Home > Uncategorized > Themes and new directions

Themes and new directions

Brief update this time – I’m spending a lot of time in and around hospitals at the moment, trying to do what I can to help my family though a difficult week.

I’ve been trying to collate together ideas scattered across many different areas, in an attempt to link things into large enough themes make decent chapters. It’s also helped me to spot what I haven’t found or written yet. Being able to see the thesis as a project with a known shape and structure makes writing it much, much easier – it’s no longer an amorphous mass of text with no beginning or end to the work required to complete it. Once you can name it and put boundaries around what it should contain, you can get stuck into the real work: getting those ideas on paper and into a form that can be drafted and shared with supervisors and peers.

There are three main themes that I’ve begun drawing out of my fieldwork so far, and each will form a chapter over the next six months. At the moment, this is what they look like:

Blurred lines: personal and professional identity.  This will look at one of the things I find really interesting about micro businesses – the blurred line between the owner/manager and their business. I want to explore the ways in which business owners present themself and their business online, and the techniques they use to construct those identities. There’s some interesting stuff on audiences (imagined or otherwise) as well.

Trust, reputation and social capital. Building on the paper that Barbara and I will be presenting at ICWSM. This is an area with a lot written about it already, and I want to dig into the literature to a much greater extent than I have so far. I’m also fascinated by the intended and accidental things that people do to affect their business’ reputation online.

Learning curves: technology adoption, adaptation and diffusion. The original focus of my project, following on from a rich tradition of adoption studies that have looked at IT use in business. Social media adoption is a little more tricky to define, as there’s no hard line between a “social” website and its alternative (anti-social sites?)… many sites are beginning to incorporate social elements, from bookmarking/recommendation/’like’ buttons, to user-led discussions and feedback. Instead, I want to see how each business owner has incorporated social media into their online presence: what they use, how they learned to use it, and what their information network looks like.

Over the next few months, I’ll be taking some tips from these two posts and sitting down to rough out the basic structure for these chapters. It won’t be pretty, and there will be a lot of gaps in there – social capital theory in particular is something that I’ve been skirting around so far, because I wanted to wait until I had a decent amount of time to read through the literature. However, unless I get some kind of structure in place the chapters may never get started, let alone finished…

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  1. June 8, 2011 at 5:10 pm

    The trust, reputation and social capital theme sounds really interesting Ben. Have you read much Erving Goffman?

    • June 8, 2011 at 6:02 pm

      Not yet, but I intend to! Do you have any particular favourite articles or books?

      I find the role of audiences in interactions fascinating, as people typically won’t know what their audience will look like online. We make assumptions (sometimes they might even be accurate), and some people go to great lengths trying to find out details via stats and analytics, but ultimately we don’t know a great deal about the people who read our work. Instead we imagine what they might be like, and shape what we write accordingly…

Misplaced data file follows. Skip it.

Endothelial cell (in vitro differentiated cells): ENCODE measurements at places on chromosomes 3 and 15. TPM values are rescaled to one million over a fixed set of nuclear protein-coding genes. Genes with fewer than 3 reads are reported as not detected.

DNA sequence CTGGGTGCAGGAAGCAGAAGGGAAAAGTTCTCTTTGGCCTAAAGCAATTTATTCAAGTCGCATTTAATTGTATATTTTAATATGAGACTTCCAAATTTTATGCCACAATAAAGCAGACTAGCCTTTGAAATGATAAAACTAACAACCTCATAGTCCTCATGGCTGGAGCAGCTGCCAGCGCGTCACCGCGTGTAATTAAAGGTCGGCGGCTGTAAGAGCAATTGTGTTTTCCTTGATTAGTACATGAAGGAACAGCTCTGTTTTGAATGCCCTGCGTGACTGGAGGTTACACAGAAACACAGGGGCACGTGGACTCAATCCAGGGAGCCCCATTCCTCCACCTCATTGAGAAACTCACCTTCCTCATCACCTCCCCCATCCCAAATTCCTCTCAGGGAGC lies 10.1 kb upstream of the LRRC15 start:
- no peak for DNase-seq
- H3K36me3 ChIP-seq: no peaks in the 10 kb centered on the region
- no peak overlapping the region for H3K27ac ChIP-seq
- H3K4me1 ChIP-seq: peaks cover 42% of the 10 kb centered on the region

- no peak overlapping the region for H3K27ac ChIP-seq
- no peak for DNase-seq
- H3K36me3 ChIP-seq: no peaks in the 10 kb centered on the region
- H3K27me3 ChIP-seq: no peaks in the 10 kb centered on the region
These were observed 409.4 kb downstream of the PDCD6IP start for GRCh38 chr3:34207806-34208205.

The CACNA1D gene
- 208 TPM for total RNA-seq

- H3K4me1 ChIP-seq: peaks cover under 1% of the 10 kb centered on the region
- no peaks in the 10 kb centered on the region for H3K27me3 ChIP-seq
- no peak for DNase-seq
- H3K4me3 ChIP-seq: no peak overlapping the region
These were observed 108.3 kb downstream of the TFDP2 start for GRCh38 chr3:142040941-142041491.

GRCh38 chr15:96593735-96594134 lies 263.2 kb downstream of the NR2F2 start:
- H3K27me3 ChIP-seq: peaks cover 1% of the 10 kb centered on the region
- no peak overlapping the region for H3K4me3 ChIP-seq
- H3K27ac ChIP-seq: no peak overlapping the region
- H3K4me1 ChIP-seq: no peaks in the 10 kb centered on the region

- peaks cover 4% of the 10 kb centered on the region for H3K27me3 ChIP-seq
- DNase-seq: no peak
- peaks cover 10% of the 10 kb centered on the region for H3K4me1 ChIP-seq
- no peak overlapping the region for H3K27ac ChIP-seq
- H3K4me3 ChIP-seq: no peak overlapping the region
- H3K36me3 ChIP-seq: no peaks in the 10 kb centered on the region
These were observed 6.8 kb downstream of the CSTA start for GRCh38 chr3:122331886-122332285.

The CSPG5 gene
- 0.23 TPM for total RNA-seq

2. Jonathan O'Donnell
    June 9, 2011 at 10:35 am

    One way to think about your nascent chapters is to imagine the book you would have loved to read at the start of your thesis. What would it have covered? What would the table of contents have been?

    Your topic is a great one, and you should think about reworking your thesis into a book (or two – one academic and one helpful to your constituency). Write accordingly.

    Trust is such a weird space. Lots of articles and policy documents start from the premise that there is no face to face interaction in an online transaction, so there is no trust. But there is no trust in most face to face transactions either. I don’t ‘trust’ the person at the Coles checkout (neither does Coles, for that matter). I’m not forming a contact with that person, either. I’m contracting with Coles, who I have had no face to face interaction with, if you see what I mean.

    I believe that trust in on-line business to consumer settings revolves around delivery (I’m not standing at a check-out, so will I ever see my goods) and return (It doesn’t fit/ work/ look any good, so I want to send it back. Will I get a refund/ replacement?).

    If the Internet has done anything, it has allowed me to have a more meaningful interaction with the people that I buy stuff from, because it has allowed me to buy niche products direct from the small business that makes them, sometimes.

    There is also the issue of third party identity theft (which I know you have direct experience of). That gets in the way – people who are afraid of identity theft are reluctant to purchase from any business online, no matter what relationship they have with the proprietor.

    It comes back to the stuff that we did about business-to-business online. When a business is a supplier, they want to build a personal relationship with their customer. When a business is a customer, they want the process to be as streamlined and impersonal as possible. There is a contradiction in the heart of that statement. And it is not about trust, imho.

    Jonathan

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